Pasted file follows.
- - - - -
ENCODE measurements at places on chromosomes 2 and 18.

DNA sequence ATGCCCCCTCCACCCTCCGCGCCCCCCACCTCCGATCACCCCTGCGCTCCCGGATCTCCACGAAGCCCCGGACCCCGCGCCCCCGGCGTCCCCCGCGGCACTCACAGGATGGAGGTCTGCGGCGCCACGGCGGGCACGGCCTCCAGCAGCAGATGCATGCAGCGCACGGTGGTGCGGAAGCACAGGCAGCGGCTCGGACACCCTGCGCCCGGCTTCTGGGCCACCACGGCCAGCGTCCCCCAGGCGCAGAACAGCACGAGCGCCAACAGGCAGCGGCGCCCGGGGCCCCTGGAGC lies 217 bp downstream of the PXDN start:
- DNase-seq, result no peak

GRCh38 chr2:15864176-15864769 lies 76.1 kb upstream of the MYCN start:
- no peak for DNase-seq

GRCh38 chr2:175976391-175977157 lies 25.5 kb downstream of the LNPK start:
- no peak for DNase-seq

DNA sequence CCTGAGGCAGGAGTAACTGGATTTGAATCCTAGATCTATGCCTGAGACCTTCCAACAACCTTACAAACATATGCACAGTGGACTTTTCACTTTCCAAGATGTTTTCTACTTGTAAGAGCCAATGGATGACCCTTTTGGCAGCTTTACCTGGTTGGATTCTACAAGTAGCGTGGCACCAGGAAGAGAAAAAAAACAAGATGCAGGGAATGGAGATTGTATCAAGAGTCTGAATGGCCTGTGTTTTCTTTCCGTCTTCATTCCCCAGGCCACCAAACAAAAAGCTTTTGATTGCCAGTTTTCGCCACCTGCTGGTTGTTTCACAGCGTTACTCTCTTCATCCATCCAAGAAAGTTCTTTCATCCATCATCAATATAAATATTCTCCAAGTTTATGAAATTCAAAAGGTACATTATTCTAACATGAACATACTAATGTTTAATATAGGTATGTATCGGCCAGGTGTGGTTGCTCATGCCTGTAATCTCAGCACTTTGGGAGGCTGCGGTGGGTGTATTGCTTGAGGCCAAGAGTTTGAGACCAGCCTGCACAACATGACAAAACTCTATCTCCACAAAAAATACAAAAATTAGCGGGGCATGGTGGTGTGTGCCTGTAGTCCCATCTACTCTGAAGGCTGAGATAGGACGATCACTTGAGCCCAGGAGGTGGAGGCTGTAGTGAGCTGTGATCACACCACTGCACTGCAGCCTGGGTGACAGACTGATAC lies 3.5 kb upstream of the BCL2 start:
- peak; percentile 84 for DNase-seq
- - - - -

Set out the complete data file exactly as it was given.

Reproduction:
ENCODE measurements at places on chromosomes 2 and 18.

DNA sequence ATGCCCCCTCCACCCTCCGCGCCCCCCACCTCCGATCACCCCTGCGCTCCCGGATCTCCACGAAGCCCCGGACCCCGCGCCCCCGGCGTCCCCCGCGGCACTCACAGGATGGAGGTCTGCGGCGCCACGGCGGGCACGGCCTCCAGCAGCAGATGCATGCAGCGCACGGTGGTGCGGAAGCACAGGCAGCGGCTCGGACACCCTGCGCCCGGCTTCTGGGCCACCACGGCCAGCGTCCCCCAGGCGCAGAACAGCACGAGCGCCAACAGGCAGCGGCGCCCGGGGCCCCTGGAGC lies 217 bp downstream of the PXDN start:
- DNase-seq, result no peak

GRCh38 chr2:15864176-15864769 lies 76.1 kb upstream of the MYCN start:
- no peak for DNase-seq

GRCh38 chr2:175976391-175977157 lies 25.5 kb downstream of the LNPK start:
- no peak for DNase-seq

DNA sequence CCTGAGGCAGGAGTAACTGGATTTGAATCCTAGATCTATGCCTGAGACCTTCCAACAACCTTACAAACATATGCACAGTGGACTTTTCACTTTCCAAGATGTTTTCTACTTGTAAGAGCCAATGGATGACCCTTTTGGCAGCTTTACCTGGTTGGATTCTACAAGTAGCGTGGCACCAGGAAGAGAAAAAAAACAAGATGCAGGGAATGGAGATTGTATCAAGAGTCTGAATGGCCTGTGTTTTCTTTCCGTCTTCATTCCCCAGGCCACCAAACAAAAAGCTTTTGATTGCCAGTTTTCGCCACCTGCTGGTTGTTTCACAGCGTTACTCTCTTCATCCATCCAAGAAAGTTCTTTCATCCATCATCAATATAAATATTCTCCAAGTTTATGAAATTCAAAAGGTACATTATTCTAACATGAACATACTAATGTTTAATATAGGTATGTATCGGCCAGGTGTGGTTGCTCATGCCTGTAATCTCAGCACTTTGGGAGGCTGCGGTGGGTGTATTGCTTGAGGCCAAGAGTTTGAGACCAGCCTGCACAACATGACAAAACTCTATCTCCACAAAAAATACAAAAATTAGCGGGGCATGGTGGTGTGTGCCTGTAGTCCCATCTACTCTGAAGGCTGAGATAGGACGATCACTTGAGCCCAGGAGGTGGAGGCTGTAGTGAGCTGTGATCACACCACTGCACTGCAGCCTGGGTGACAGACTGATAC lies 3.5 kb upstream of the BCL2 start:
- peak; percentile 84 for DNase-seq